Week in Review: Two states start medical marijuana sales, MT measure survives, Oregon streamlines licensing & more

Week in Review: Two states start medical marijuana sales, MT measure survives, Oregon streamlines licensing & more

Medical marijuana sales began in Missouri after voters approved legalization two years ago.

Dispensaries in the St. Louis area reported strong interest as Missouri became the 34th state to launch a full-blown MMJ program.

MJBizDaily takeaway: Put another pin in the U.S. map of states that have legalized medical cannabis. The Marijuana Business Factbook estimates sales in Missouri could hit an estimated $650 million a year by 2024.

It’s too early to predict what could happen in the state by way of adult use. But if this chart is any indicator, recreational cannabis might be on its way to Missouri sooner rather than later.

Baby steps in Virginia

On a much more limited scale than Missouri, Virginia opened its first medical marijuana dispensary.

Medical marijuana products in the state are limited to oils, edibles and vape cartridges with single doses capped at 10 milligrams of THC.

MJBizDaily takeaway: The 2020 Marijuana Business Factbook projects medical cannabis sales in Virginia will reach $45 million-$55 million by 2024, or well below those of Missouri.

But Virginia’s new market is another sign that the wall against marijuana legalization is eroding in the South.

On top of that, smokable flower is expected to be added to the MMJ product offerings in the new future, which could significantly boost sales.

Montana survives a court challenge

A last-minute lawsuit was filed to stop Montanans from voting to legalize recreational marijuana on Nov. 3. But ultimately the pro-cannabis side came out ahead.

A group named Wrong for Montana tried to argue the taxation and regulation initiative violated the state’s constitution. But the Montana Supreme Court disagreed and promptly dismissed the suit.

MJBizDaily takeaway: Pro-marijuana advocates in Nebraska wish they’d had the same outcome after their medical marijuana initiative suffered the opposite fate in another last-ditch effort by prohibitionists.

But Montana voters will get an opportunity to decide on adult-use legalization next month. And the business opportunities could be robust.

A recent study projects sales could top $200 million in the first year of operation in 2022.

Oregon clears a logjam

Oregon regulators are streamlining the recreational marijuana licensing process to help ease a licensing backlog.

The new rules simplify the application in several areas, including the amount of information needed to apply for an adult-use license.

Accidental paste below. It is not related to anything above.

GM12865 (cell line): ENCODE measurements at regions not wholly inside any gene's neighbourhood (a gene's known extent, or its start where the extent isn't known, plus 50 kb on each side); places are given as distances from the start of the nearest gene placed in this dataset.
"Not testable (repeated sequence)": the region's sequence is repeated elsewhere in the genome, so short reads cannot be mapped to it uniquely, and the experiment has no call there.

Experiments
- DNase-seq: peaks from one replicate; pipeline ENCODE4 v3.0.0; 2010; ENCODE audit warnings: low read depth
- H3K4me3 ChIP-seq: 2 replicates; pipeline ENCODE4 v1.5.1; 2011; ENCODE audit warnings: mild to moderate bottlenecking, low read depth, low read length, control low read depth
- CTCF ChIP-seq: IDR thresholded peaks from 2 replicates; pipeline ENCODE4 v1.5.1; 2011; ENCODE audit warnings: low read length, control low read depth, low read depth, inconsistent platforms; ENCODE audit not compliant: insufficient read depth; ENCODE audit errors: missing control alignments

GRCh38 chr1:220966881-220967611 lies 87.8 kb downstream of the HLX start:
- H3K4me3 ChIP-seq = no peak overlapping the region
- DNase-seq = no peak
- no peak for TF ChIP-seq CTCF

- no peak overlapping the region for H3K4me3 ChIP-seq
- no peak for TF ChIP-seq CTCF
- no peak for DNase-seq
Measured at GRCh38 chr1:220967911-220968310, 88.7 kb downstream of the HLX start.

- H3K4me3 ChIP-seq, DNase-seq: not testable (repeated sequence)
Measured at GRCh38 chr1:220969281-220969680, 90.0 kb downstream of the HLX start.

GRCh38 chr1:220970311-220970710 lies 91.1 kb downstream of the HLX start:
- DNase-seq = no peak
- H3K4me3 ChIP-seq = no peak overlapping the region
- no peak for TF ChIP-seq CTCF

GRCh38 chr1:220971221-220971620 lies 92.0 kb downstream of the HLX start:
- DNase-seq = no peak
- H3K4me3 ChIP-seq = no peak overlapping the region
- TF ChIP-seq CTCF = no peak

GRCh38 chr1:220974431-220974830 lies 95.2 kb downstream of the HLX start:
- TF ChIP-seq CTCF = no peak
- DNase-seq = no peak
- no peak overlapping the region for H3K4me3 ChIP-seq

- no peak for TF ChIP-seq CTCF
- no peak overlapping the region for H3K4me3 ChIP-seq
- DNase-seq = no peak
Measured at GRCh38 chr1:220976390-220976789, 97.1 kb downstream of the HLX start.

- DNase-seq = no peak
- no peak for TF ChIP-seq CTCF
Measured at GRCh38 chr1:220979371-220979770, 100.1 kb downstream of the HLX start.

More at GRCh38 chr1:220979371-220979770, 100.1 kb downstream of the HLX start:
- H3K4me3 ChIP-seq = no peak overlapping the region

MJBizDaily takeaway: While this might come as good news for the business applicants waiting in the queue or those eager to apply, the rest of the state’s industry is likely wondering why it’s necessary.

Oregon has long been considered a state with one of the lowest barriers to entry, which has caused overproduction of cannabis flower and led to market attrition.

Making it easier for more businesses to enter the market might be seen as counterproductive to the health of the market – though lower prices would be a boon for cannabis consumers.

Canada sales tick upward

The global pandemic isn’t slowing marijuana sales in Canada.

Recreational cannabis sales grew by 5.2% from July to August, reaching a monthly record of 244.9 million Canadian dollars ($186.9 million).

MJBizDaily takeaway: Canada has fared far better with the coronavirus outbreak than the U.S., and as stores reopen and new shops come online, cannabis consumers are venturing back into legal marijuana outlets.

Sales numbers have responded accordingly.

NFL squashes CBD endorsements

The National Football League Players Association is discouraging athletes from endorsing products that contain CBD or other cannabinoids.

In an email to its members, the NFLPA wrote: “NFL players, coaches and other employees must not endorse or appear in advertisements for alcoholic beverages, tobacco or cannabinoid products.”

MJBizDaily takeaway: While sports leagues, including the NFL, have loosened bans on cannabis – both marijuana and CBD – they are still not embracing the idea of players using such products, a move that limits their opportunities to land sponsorships.

CBD and marijuana companies tend to enjoy celebrity endorsements to help boost brand awareness, but they’ll have to wait until organizations such as the NFL get on board.

Bart Schaneman can be reached at [email protected]

Published at Sat, 24 Oct 2020 10:30:21 +0000

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